Before you consider going for such a surgery, it is always wise to read up everything on this subject, and subsequently meet your doctor to discuss the possibilities of the surgery.

About the Author:

The most common surgery for obesity is Gastric Bypass. Find out more about Gastric Bypass at http://GastricBypass.eabout.info

Read more articles by: Alfred J.James

This article is distributed by: www.iSnare.com

Category: Weight Loss Articles

Live Gastric Bypass Webcast

Mark your calendar: Shawnee Mission Medical Center will host its fourth live surgical Webcast on February 28 at 6:30 PM CST, when bariatric surgeon Stan Hoehn, MD, performs a minimally invasive Roux-en-Y Gastric Bypass procedure on www.OR-Live.com. Viewers will have the ability to send their questions directly to the operating room for an on-camera response by the physicians.

Gastric Bypass 're-dos' With No Incision

U.S. firm EndoGastric Solutions said Monday its device StomaphyX has been used successfully in five transoral, "redo" obesity procedures.

Obesity re-do procedures are for patients who, after having gastric bypass surgery, have regained their weight.

The company said that in each procedure the patient's stomach pouch was reduced to 50 percent its original size in a 20-minute, post-gastric bypass process that required no incision.

All five patients experienced the onset of satiety and a significant change in their eating habits, said their stomachs felt similar to the four- to five-week period after the original surgery, and began to lose excess weight, the company added.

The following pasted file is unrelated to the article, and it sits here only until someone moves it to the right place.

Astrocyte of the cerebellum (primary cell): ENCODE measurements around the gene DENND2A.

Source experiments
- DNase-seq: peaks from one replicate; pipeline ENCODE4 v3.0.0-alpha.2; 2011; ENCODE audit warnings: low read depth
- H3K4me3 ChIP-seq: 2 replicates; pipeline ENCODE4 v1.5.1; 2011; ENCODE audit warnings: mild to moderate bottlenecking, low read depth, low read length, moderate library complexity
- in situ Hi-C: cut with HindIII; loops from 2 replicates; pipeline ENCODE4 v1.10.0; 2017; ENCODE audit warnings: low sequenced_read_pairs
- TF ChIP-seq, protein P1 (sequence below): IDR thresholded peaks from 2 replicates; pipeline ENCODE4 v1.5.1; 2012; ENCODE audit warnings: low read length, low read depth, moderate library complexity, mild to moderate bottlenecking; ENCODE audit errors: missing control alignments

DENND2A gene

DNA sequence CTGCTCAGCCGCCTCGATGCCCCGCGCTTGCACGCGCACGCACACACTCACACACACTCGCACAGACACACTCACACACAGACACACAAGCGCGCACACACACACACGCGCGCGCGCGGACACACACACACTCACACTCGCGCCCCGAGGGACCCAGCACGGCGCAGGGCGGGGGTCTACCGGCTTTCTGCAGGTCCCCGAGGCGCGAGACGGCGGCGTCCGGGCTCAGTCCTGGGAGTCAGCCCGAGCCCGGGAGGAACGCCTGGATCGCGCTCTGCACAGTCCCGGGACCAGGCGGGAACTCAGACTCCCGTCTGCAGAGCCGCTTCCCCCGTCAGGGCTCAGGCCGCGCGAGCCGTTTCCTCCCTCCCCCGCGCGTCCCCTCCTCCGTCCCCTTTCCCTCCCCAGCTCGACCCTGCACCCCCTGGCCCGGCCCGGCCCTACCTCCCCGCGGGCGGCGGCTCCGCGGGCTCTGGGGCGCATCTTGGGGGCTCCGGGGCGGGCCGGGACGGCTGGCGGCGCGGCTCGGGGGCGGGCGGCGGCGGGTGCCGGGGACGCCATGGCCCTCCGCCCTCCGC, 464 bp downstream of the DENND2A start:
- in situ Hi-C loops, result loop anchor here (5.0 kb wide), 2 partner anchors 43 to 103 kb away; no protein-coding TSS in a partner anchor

The procedures were done in December at Sint-Blasius Hospital in Dendermonde, Belgium.

"For the first time, we have been able to achieve similar near-term results as we would hope to achieve with a laparoscopic gastric redo-procedure but through a fully trans-oral procedure," said Jacques Himpens, a physician who has performed more than 600 gastric redo-procedures and more than 6,000 bariatric procedures.

"This breakthrough procedure is important for the future of both bariatric surgery and gastroenterology since we are dealing with an extremely fragile patient population who often cannot undergo a second or third surgical procedure," said Michel Cremer, another physician who performs the surgeries. "When these patients return for a follow up visit and have regained their weight, they are devastated from a psychological standpoint and, until now, they were faced with the prospect of yet another serious surgery or the risk of becoming morbidly obese again."

Standard bariatric revision surgery is time-consuming and has a high complication rate, experts say.

Gastric bypass sugery leaves patient at critical 87 pounds, dying from malnutrition